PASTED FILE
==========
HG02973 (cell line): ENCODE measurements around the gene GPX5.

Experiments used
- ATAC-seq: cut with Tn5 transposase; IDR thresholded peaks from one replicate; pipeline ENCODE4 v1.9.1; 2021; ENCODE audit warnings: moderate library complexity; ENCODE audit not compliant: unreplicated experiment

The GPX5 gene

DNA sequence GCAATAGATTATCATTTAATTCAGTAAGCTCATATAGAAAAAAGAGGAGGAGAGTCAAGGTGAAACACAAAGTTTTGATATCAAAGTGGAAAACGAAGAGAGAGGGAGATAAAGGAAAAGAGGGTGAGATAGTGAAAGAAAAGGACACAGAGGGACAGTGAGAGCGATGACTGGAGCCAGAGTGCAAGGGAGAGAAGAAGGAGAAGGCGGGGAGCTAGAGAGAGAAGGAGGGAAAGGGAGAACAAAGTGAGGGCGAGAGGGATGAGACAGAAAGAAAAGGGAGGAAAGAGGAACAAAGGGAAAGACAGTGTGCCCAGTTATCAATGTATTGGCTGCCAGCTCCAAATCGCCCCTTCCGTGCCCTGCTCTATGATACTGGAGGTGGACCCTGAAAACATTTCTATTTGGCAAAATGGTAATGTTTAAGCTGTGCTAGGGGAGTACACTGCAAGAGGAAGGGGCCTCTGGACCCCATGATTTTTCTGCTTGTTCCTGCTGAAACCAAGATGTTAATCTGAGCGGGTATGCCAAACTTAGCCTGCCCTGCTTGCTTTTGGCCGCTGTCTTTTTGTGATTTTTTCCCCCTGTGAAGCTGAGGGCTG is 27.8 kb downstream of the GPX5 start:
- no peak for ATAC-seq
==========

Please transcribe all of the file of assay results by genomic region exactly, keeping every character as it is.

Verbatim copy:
HG02973 (cell line): ENCODE measurements around the gene GPX5.

Experiments used
- ATAC-seq: cut with Tn5 transposase; IDR thresholded peaks from one replicate; pipeline ENCODE4 v1.9.1; 2021; ENCODE audit warnings: moderate library complexity; ENCODE audit not compliant: unreplicated experiment

The GPX5 gene

DNA sequence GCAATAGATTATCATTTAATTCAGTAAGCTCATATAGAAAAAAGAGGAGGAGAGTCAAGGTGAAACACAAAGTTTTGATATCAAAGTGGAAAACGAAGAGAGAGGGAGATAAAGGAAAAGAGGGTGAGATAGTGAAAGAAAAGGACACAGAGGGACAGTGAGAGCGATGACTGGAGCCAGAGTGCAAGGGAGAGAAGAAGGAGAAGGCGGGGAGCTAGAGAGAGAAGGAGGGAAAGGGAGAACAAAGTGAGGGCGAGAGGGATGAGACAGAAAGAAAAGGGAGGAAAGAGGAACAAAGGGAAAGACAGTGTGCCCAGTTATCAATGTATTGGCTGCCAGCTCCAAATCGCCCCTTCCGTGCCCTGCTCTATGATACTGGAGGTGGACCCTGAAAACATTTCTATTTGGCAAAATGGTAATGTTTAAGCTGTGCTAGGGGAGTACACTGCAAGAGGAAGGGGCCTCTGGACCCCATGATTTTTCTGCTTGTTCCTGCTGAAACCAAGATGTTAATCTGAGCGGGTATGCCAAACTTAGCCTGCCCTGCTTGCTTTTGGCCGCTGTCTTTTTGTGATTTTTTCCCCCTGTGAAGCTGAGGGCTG is 27.8 kb downstream of the GPX5 start:
- no peak for ATAC-seq